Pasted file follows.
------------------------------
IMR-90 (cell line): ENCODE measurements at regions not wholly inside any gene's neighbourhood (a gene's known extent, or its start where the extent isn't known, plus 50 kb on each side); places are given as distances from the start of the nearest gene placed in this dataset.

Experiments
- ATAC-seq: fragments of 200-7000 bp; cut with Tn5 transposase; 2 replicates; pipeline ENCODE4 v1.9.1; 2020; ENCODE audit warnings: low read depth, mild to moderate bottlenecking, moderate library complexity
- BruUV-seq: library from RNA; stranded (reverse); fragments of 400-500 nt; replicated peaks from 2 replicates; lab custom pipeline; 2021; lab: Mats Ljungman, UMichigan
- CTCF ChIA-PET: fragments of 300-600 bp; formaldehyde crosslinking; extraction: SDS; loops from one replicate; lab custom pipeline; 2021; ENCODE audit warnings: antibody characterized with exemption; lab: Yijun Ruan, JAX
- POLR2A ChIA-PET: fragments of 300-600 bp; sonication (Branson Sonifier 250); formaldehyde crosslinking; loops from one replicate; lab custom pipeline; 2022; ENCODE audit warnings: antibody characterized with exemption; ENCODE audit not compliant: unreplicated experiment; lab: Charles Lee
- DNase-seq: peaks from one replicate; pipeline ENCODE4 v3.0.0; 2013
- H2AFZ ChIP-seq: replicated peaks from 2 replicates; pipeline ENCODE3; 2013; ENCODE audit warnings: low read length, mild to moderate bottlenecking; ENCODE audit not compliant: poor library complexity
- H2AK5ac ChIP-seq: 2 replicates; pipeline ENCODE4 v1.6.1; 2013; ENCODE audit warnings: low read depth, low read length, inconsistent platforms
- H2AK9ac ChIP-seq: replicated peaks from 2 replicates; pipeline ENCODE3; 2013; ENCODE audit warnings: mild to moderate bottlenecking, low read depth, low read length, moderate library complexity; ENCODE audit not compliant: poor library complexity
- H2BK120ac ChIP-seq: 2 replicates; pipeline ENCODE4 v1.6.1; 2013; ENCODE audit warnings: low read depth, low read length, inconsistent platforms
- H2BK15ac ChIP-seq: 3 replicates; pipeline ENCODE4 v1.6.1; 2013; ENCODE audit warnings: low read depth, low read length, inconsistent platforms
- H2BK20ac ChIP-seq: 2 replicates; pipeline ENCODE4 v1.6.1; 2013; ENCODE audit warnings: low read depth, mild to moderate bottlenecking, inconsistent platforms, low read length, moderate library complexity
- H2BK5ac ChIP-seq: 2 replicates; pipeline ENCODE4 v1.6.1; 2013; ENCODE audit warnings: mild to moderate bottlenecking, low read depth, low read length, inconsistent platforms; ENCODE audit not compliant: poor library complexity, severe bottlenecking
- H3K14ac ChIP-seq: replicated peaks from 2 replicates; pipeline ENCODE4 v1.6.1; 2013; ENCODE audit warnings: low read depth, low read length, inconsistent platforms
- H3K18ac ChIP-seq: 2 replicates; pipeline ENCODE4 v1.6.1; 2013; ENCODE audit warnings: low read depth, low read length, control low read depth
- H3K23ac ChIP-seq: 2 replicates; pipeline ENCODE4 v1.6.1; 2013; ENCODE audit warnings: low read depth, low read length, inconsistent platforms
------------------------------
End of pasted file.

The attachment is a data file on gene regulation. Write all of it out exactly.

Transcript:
IMR-90 (cell line): ENCODE measurements at regions not wholly inside any gene's neighbourhood (a gene's known extent, or its start where the extent isn't known, plus 50 kb on each side); places are given as distances from the start of the nearest gene placed in this dataset.

Experiments
- ATAC-seq: fragments of 200-7000 bp; cut with Tn5 transposase; 2 replicates; pipeline ENCODE4 v1.9.1; 2020; ENCODE audit warnings: low read depth, mild to moderate bottlenecking, moderate library complexity
- BruUV-seq: library from RNA; stranded (reverse); fragments of 400-500 nt; replicated peaks from 2 replicates; lab custom pipeline; 2021; lab: Mats Ljungman, UMichigan
- CTCF ChIA-PET: fragments of 300-600 bp; formaldehyde crosslinking; extraction: SDS; loops from one replicate; lab custom pipeline; 2021; ENCODE audit warnings: antibody characterized with exemption; lab: Yijun Ruan, JAX
- POLR2A ChIA-PET: fragments of 300-600 bp; sonication (Branson Sonifier 250); formaldehyde crosslinking; loops from one replicate; lab custom pipeline; 2022; ENCODE audit warnings: antibody characterized with exemption; ENCODE audit not compliant: unreplicated experiment; lab: Charles Lee
- DNase-seq: peaks from one replicate; pipeline ENCODE4 v3.0.0; 2013
- H2AFZ ChIP-seq: replicated peaks from 2 replicates; pipeline ENCODE3; 2013; ENCODE audit warnings: low read length, mild to moderate bottlenecking; ENCODE audit not compliant: poor library complexity
- H2AK5ac ChIP-seq: 2 replicates; pipeline ENCODE4 v1.6.1; 2013; ENCODE audit warnings: low read depth, low read length, inconsistent platforms
- H2AK9ac ChIP-seq: replicated peaks from 2 replicates; pipeline ENCODE3; 2013; ENCODE audit warnings: mild to moderate bottlenecking, low read depth, low read length, moderate library complexity; ENCODE audit not compliant: poor library complexity
- H2BK120ac ChIP-seq: 2 replicates; pipeline ENCODE4 v1.6.1; 2013; ENCODE audit warnings: low read depth, low read length, inconsistent platforms
- H2BK15ac ChIP-seq: 3 replicates; pipeline ENCODE4 v1.6.1; 2013; ENCODE audit warnings: low read depth, low read length, inconsistent platforms
- H2BK20ac ChIP-seq: 2 replicates; pipeline ENCODE4 v1.6.1; 2013; ENCODE audit warnings: low read depth, mild to moderate bottlenecking, inconsistent platforms, low read length, moderate library complexity
- H2BK5ac ChIP-seq: 2 replicates; pipeline ENCODE4 v1.6.1; 2013; ENCODE audit warnings: mild to moderate bottlenecking, low read depth, low read length, inconsistent platforms; ENCODE audit not compliant: poor library complexity, severe bottlenecking
- H3K14ac ChIP-seq: replicated peaks from 2 replicates; pipeline ENCODE4 v1.6.1; 2013; ENCODE audit warnings: low read depth, low read length, inconsistent platforms
- H3K18ac ChIP-seq: 2 replicates; pipeline ENCODE4 v1.6.1; 2013; ENCODE audit warnings: low read depth, low read length, control low read depth
- H3K23ac ChIP-seq: 2 replicates; pipeline ENCODE4 v1.6.1; 2013; ENCODE audit warnings: low read depth, low read length, inconsistent platforms